• Do you think blogs should always have dates on them?
  • What other ways do you control how the dates on your bog appear?
About Darren Rowse
Darren Rowse is the founder and editor of ProBlogger Blog Tips and Digital Photography School. Learn more about him here and connect with him on Twitter, Facebook and LinkedIn.
  1. I use dates on my posts – mainly because I often post about stuff going on in the news so I want people to know when the information first came out.

  2. I use dates on the homepage and catefory pages as this lets my visitors know i update the blog.

    But i dont show the date on the individual blog posts.

  3. Well, it all depends on what your site is supposed to be.

    If your site is acting purely as a CMS, then I don’t believe date are necessary on the posts. Having a date will make the site look too much like a blog.

    But of course, on a blog I feel that dates are very important. By having a date, you are revealing to your reader your posting schedule. Which makes visitors keep coming back.

  4. Blogging has become so diverse that, in regards to many aspects of blogging, it’s impossible to make general statements that apply to all. As I understand it, blogging was originally a way for individuals to write diary-like entries on a weblog, which became shortened to just blog. If people are still blogging in that fashion, then dating their entries is essential – it’s their framework as they archive the events and experiences they choose to share with the blogosphere.

    Some “blogs” now are actually merely websites, hawking their wares or ideas, yet allowing for comments. And then you have “blogs” all across the spectrum from those two extremes.

    So each “blogger” has to decide to date his posts according to his blog’s purposes. I think that’s come through clearly through many of the comments already posted.

  5. I use dates on my trading blog because it shows when I made a trade and eventually I want it to be the story of my success.

    However, I am thinking about taking the dates of my other blog because they are not so time sensitive.

  6. can anyone imagine reading a newspaper without a date on it? it would be absolutely absurd.

  7. I think that the blog post may serve a more distinct purpose for the sake of research information.

    If a post is timeless, then it won’t matter that what date the article is published. The content is still valid.

  8. Posts without date when it was posted? I think this is only applicable if you are writing a book where dates are not important. For a blog, I think readers should know when a post was submitted.

    I check the date of the posts I read because they may not be applicable if they are very old. Things change, you know.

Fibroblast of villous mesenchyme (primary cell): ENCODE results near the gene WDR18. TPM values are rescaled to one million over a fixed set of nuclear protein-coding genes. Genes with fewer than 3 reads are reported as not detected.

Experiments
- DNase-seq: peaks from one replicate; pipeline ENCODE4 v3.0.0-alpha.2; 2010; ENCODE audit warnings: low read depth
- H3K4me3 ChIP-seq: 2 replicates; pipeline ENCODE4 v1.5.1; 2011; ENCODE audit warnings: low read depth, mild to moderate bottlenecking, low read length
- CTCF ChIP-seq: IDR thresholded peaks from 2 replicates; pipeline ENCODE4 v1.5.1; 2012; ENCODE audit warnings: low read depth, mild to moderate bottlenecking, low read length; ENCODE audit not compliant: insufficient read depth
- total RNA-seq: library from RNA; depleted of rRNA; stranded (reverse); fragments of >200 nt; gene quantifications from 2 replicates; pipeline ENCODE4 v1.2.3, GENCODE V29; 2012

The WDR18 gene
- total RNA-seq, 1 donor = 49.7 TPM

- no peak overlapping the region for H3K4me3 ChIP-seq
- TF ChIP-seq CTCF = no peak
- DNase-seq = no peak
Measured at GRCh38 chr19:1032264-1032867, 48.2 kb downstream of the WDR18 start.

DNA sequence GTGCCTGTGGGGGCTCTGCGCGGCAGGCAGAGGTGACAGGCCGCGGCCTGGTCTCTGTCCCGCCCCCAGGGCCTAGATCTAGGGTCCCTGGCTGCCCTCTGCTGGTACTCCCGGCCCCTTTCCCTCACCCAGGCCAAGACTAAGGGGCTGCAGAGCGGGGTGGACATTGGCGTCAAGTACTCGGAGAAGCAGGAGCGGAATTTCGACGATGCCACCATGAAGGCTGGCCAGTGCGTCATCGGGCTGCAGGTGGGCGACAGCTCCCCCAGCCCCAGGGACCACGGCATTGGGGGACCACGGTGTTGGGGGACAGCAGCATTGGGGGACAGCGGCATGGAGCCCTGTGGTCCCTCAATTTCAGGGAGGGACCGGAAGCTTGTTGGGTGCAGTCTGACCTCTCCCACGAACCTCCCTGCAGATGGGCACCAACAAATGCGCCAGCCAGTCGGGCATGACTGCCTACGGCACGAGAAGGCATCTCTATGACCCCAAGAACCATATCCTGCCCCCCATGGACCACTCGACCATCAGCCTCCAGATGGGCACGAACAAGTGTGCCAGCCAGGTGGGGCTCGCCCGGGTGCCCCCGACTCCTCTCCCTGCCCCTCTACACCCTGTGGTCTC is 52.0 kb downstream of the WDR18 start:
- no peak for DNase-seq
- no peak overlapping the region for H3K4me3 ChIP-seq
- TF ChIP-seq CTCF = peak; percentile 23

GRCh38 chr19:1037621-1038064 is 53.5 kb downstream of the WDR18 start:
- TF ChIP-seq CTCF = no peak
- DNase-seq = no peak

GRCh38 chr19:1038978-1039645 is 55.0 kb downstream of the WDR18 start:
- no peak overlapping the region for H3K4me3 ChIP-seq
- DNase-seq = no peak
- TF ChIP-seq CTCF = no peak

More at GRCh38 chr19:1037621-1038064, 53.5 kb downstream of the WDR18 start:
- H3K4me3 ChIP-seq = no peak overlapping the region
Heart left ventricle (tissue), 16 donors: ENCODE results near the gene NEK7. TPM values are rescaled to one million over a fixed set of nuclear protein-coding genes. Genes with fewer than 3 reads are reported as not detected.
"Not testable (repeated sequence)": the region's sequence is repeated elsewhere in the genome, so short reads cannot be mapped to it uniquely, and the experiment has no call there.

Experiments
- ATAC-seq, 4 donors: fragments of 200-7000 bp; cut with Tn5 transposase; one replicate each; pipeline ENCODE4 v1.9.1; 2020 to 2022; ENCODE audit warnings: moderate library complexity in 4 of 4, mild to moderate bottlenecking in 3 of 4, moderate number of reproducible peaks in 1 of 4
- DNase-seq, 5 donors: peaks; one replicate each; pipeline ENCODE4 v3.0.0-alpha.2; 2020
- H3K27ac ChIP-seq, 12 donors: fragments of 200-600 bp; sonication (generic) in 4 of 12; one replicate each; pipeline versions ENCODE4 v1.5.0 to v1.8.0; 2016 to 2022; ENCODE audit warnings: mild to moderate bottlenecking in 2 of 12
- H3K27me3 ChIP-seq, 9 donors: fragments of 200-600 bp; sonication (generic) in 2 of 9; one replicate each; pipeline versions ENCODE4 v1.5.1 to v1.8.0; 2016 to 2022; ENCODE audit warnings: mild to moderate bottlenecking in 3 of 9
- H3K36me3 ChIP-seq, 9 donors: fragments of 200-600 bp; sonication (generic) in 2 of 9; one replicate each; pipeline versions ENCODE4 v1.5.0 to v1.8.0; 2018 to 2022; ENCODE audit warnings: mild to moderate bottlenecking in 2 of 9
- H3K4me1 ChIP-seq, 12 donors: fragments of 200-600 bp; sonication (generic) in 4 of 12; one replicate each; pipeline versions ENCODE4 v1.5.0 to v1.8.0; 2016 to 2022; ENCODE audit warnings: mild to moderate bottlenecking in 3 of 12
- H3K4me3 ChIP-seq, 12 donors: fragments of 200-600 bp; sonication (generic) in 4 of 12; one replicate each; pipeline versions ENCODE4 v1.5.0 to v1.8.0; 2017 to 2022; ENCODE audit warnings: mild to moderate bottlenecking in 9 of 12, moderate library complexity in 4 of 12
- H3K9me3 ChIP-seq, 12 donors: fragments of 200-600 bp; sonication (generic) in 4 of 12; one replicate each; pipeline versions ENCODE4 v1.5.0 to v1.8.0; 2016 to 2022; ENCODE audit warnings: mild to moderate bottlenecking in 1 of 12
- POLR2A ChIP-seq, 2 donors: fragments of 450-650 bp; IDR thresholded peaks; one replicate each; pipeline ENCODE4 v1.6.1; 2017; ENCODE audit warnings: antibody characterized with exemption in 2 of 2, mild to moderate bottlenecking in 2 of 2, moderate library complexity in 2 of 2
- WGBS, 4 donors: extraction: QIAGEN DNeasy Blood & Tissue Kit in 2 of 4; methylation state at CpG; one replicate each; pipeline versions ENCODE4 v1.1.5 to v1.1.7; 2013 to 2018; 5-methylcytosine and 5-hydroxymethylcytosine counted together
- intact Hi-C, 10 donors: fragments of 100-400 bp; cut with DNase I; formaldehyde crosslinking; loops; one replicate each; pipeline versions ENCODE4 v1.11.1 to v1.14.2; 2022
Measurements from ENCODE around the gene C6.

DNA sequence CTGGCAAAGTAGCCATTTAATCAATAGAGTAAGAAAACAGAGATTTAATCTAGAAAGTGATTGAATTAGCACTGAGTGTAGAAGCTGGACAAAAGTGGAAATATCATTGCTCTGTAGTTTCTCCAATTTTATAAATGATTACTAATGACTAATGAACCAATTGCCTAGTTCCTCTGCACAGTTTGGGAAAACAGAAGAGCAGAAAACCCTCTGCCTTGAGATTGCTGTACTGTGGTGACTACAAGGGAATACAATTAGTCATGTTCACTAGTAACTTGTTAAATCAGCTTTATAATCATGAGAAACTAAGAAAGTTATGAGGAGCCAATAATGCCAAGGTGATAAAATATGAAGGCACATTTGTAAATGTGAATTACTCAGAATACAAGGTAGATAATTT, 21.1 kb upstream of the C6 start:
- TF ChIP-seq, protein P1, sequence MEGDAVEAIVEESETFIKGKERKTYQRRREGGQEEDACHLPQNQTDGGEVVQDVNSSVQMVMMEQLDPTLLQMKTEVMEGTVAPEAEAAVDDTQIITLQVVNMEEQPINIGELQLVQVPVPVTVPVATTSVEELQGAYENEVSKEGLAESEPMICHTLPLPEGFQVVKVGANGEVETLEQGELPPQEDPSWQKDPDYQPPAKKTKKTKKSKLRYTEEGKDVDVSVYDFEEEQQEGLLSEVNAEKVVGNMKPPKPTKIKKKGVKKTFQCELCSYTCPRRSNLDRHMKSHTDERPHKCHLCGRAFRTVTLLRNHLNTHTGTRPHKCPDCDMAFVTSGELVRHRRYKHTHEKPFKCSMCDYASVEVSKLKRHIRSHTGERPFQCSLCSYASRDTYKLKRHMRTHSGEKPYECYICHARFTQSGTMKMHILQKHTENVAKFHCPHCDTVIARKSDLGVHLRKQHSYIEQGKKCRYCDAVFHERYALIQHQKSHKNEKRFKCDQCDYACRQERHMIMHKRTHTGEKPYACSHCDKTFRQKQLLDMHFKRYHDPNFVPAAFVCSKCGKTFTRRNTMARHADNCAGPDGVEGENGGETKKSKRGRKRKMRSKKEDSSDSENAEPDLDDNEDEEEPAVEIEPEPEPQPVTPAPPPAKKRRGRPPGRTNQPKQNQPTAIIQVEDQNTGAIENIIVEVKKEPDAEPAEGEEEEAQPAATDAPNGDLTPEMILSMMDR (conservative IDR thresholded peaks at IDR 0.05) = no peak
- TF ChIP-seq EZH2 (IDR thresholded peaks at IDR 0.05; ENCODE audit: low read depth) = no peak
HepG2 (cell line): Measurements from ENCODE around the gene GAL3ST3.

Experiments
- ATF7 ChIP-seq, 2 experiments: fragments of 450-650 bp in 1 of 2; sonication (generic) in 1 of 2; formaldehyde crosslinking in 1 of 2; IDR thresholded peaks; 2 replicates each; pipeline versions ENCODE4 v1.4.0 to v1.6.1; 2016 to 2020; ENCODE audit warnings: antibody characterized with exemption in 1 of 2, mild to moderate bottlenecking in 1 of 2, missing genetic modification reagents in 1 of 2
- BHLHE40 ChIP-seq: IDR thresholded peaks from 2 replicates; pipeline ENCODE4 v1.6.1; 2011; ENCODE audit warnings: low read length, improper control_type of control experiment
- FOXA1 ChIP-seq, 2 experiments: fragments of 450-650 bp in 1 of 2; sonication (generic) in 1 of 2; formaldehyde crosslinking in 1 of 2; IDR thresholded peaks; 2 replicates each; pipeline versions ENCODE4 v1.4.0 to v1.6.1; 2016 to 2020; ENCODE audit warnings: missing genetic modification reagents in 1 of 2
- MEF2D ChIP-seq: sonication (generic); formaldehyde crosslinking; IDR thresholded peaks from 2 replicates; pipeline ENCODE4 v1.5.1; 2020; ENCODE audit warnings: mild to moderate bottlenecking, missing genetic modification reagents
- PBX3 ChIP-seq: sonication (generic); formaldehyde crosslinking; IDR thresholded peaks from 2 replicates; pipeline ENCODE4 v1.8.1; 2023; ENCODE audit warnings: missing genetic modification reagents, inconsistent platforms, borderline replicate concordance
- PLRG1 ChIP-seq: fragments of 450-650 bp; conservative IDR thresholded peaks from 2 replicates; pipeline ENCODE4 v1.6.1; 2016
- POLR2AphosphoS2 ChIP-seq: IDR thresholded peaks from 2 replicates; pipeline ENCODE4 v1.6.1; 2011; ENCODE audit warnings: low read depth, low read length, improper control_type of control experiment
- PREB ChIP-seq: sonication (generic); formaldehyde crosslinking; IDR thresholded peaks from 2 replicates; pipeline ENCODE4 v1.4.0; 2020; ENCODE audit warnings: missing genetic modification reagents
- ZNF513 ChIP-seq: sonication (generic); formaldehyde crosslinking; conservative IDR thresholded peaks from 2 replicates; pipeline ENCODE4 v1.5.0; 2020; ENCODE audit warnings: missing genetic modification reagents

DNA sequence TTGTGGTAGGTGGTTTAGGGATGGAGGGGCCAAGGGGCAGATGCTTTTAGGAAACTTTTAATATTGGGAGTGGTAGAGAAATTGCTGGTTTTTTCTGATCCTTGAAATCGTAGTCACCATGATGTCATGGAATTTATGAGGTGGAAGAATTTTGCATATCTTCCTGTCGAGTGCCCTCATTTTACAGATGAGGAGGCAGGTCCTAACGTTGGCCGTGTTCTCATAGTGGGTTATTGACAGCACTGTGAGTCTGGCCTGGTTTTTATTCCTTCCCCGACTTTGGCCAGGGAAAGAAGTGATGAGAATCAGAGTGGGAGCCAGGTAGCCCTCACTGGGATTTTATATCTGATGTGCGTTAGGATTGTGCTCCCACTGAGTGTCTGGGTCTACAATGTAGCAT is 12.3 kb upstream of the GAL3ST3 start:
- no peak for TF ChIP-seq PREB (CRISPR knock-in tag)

9. Yes, you should have dates on post. I wrote an article about this, and I’m really frustrated when I’m looking for fresh info, and I run into old post with no date.

    So, a big yes to article dates.

  10. Good evening ( 23:42 here),

    Well ,my blog is quite light for now, ie only two dozens of posts, and parallel to adding new content and improving its look I’m still in the process of including some of my protoblog (which is the name I now give to my old now offline site) so I particularly have this question about dates in mind.

    I guess this is like going throught older posts and question about their place in the actual context.

    The topics aborded in my (now personal and generalist) blog are still very actual (human rights, energy, prices, drms, and the like).
    So :
    * I date them with their first publishing date,
    * I add a note saying they are a re-publish and their re-publish date.
    * I think I will bring them back to the “front” through a few new posts resuming how the situation about these topics has (or not) evolved.

    For this kind of “reminder posts” and republishes, date is important.

    For non recurrent, or more intemporal topics older posts maybe the trick would be to make them into non dated articles, as often suggested.

    PS and off topic: “Problogger” book has been delivered to my mailbox last thirsday.
    Have a nice day,


  11. I always check for the date of a post and my own posts are dated. I’ve been blogging (on my personal blog) for three years. I think if you have a blog that is more like a website, or where the information is “static”, like your DPS site example then using static pages (WPress pages) might be more appropriate. I use these for pages where the info doesn’t change. The very essence of blogs is that they are chronological journals accounts so I think a date is important. They also give my readers a point of reference. I don’t want them waste time wondering ..”when was this written? Is it still relevant?”

    I often want to see the date on a post to see if the info in the post is still relevant me or my readers. When it comes to software for instance or a review or business things change so quickly that i need to know whether I am reading the most current information. Also, if I go to a blog i want to know if it’s regularly updated. If the last post is March 08 and we are in August, then I won’t waste my time – I will move on.

    I wonder if not putting a date on posts (except in certain circumstances) is a way to try and disguise irregular or infrequent posting. Regardless, if there’s no date on the posts, I’ll move on and get my bearings elsewhere.

  12. This is an argument that my wife and I often get into when the food in the refrigerator goes past the date marked on the package. My wife’s automatic reaction is to look at the date and throw out anything if the date has passed. I, on the other hand, will smell and look at it and if it appears to still be good, go ahead and consume it.